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The Austrian Theory of Value and Capital: Studies in the Life and Work of Eugen von Böhm-Bawerk

  • The Quarterly Journal of Austrian Economics
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Tags BiographiesCapital and Interest Theory

07/30/2014Roger W. Garrison

Volume 1, No. 2 (Summer 1998)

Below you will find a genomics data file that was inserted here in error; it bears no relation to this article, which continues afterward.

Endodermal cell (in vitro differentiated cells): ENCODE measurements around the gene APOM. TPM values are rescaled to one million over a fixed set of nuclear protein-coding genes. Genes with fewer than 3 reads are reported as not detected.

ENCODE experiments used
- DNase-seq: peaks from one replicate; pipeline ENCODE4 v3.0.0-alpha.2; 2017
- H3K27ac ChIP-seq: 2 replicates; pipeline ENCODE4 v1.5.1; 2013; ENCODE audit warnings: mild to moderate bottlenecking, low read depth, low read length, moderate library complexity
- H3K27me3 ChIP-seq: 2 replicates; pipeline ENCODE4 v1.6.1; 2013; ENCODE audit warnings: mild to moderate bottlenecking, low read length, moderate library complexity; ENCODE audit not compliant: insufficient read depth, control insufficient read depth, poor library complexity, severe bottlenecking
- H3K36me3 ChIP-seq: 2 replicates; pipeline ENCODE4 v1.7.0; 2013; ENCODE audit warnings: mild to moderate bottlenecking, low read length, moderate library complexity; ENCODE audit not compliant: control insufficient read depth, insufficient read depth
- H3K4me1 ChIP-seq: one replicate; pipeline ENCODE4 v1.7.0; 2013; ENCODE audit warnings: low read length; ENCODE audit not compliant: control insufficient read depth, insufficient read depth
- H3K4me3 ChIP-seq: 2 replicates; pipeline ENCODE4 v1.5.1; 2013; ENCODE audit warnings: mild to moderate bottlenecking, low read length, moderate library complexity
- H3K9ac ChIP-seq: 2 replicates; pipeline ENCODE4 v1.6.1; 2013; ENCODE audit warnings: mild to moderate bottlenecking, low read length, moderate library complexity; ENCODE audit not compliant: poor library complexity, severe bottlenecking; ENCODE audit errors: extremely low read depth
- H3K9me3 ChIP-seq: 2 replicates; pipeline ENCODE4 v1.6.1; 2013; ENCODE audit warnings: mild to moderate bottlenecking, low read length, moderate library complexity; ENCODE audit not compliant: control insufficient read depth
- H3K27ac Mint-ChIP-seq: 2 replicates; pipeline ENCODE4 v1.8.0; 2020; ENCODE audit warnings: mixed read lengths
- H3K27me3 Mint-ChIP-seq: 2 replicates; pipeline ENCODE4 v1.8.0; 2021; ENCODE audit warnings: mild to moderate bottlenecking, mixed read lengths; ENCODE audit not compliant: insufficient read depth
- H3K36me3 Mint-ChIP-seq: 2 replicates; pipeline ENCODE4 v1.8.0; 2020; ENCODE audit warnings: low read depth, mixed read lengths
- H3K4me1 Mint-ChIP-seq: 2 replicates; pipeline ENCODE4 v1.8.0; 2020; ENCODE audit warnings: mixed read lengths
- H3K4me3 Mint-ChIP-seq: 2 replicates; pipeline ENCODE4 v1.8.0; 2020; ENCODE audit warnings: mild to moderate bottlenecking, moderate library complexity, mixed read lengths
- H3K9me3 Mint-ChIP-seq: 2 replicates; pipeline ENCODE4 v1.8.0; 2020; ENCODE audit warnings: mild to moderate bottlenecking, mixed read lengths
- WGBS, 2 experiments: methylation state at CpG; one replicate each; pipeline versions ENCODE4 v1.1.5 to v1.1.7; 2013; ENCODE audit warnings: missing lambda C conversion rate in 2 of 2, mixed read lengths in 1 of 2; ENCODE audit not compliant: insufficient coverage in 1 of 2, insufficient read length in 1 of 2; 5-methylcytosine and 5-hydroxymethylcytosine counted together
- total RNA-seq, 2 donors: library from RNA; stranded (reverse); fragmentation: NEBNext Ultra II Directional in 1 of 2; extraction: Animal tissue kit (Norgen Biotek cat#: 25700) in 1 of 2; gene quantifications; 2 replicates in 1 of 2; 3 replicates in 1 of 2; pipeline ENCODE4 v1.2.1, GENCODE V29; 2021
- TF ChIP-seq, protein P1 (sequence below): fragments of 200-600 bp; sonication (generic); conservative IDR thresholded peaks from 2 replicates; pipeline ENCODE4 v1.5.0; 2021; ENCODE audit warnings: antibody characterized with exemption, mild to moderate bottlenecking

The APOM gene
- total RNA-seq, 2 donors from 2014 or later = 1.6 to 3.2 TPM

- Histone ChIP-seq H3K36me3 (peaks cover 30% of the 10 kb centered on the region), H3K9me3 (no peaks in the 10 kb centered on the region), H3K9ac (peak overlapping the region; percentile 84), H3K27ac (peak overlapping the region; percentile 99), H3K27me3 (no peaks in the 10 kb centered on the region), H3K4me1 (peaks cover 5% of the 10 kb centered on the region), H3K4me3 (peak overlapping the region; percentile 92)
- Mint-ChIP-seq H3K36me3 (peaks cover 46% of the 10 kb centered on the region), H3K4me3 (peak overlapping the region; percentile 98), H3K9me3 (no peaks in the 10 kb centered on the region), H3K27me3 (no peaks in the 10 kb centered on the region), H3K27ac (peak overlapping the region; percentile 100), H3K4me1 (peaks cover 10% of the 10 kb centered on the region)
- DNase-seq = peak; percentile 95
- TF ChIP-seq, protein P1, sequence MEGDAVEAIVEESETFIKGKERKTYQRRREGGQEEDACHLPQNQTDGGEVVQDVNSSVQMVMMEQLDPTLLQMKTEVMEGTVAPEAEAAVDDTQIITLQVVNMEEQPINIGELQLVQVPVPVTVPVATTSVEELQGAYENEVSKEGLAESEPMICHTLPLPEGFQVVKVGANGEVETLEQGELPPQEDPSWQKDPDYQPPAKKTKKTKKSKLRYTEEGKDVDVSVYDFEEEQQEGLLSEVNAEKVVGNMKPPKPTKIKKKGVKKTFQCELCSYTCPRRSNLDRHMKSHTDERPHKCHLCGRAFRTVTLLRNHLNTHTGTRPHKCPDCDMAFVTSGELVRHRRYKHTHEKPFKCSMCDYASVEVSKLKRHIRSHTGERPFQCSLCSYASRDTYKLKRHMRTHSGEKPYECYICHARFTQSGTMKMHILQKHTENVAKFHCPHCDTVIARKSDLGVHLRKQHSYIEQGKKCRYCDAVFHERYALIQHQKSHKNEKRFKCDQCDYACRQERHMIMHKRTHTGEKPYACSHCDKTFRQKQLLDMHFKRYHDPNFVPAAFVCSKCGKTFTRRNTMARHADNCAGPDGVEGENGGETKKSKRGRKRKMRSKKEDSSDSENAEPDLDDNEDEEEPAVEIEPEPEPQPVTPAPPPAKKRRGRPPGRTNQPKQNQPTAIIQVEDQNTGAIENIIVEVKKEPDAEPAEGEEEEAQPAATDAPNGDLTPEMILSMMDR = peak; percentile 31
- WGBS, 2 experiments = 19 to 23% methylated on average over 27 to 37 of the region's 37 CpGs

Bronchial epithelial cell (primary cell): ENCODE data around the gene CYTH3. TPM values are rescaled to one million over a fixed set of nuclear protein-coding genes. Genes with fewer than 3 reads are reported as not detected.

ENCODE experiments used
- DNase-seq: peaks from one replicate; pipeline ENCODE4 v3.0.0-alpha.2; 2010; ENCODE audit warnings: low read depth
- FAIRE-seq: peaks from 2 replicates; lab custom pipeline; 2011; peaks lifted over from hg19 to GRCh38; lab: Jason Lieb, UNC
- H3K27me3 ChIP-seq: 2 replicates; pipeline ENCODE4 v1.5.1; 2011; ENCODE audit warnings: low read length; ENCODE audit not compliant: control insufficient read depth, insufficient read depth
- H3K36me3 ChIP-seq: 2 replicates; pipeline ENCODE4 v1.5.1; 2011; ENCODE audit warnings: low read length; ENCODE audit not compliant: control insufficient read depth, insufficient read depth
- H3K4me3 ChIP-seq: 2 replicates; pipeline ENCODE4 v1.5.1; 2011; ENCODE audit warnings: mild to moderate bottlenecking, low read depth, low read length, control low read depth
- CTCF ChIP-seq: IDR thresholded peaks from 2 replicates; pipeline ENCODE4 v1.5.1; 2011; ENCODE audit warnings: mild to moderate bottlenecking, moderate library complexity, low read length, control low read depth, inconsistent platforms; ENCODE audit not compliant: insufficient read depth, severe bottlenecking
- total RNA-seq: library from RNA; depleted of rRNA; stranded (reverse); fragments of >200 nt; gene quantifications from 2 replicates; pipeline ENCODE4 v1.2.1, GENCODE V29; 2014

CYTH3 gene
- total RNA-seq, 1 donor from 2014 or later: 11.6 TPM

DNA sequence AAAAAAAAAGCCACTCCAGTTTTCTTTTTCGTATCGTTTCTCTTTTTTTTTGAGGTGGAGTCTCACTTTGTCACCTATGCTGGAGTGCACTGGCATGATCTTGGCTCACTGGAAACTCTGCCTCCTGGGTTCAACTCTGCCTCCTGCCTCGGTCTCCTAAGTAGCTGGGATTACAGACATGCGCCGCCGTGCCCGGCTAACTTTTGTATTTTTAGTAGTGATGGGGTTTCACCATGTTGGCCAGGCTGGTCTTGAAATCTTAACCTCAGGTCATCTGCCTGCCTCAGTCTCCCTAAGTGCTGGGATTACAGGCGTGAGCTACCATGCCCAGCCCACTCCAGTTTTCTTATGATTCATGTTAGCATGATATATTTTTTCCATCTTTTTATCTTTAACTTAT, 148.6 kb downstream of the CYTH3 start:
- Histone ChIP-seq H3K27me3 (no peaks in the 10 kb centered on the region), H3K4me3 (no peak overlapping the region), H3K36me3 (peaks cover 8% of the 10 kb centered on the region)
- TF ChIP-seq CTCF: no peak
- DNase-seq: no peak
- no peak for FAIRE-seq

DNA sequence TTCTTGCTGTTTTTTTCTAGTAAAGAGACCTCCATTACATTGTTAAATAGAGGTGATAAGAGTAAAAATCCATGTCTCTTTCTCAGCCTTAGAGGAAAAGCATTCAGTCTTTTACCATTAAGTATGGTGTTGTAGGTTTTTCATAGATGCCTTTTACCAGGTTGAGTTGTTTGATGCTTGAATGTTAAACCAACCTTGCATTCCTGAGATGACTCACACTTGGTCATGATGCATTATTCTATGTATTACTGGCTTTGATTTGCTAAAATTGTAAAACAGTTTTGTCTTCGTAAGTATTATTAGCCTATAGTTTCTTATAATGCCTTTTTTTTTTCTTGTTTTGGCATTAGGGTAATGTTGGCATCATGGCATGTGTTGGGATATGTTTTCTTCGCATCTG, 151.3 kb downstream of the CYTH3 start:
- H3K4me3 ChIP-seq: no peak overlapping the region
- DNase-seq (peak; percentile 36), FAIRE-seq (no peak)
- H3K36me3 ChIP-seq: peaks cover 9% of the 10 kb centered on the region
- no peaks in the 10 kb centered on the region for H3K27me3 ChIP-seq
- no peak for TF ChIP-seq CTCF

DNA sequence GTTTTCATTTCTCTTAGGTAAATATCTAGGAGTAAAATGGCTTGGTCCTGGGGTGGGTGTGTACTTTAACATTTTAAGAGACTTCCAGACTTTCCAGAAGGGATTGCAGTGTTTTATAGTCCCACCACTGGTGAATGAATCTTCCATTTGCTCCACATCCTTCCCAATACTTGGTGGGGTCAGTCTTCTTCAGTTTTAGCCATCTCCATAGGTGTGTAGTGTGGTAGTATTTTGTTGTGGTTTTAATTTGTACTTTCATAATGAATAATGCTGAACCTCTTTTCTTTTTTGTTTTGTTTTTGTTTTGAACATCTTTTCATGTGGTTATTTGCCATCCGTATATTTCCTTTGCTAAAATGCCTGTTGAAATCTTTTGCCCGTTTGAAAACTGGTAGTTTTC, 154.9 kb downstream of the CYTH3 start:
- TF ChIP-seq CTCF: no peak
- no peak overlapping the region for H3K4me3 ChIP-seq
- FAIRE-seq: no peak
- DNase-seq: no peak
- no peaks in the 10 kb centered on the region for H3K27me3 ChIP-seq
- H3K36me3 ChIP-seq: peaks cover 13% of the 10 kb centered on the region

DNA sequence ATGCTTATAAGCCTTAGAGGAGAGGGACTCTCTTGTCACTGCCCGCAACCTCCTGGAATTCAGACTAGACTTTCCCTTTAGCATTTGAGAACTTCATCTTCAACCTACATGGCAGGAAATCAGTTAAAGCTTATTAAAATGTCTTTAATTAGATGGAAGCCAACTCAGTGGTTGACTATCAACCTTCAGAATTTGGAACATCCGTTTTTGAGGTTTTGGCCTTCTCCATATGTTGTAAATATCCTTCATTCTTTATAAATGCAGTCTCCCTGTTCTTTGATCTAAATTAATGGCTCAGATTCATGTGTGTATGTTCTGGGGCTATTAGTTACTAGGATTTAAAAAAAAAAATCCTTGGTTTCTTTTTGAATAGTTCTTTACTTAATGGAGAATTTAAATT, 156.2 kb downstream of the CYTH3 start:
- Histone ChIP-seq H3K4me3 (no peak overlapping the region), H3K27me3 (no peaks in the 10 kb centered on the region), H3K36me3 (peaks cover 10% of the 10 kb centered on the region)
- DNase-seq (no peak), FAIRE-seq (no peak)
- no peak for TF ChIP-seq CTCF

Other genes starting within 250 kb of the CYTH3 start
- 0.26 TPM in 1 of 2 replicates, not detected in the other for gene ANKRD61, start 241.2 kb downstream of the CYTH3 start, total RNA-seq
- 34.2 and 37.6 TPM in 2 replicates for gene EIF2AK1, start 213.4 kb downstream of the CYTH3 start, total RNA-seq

As substantial as economist as Schumpeter could claim that interest is a disequilibrium phenomenon and fantasize about a long-run equilibrium where market forces have pushed the interest rate to zero. John Maynard Keynes imagined interest to be a purely monetary phenomenon. Creating what Hayek called a "mythology of capital," Frank Knight held that production and consumption occur simultaneously, that the period of production is irrelevant, and that the interest rate is wholly determined by technological considerations. F.A. Hayek found it necessary to repeat with Knight the debate that had earlier taken place between Böhm-Bawerk—and give timeless value to the critical assessment of the Austrian theory offered by Klaus Hennings.

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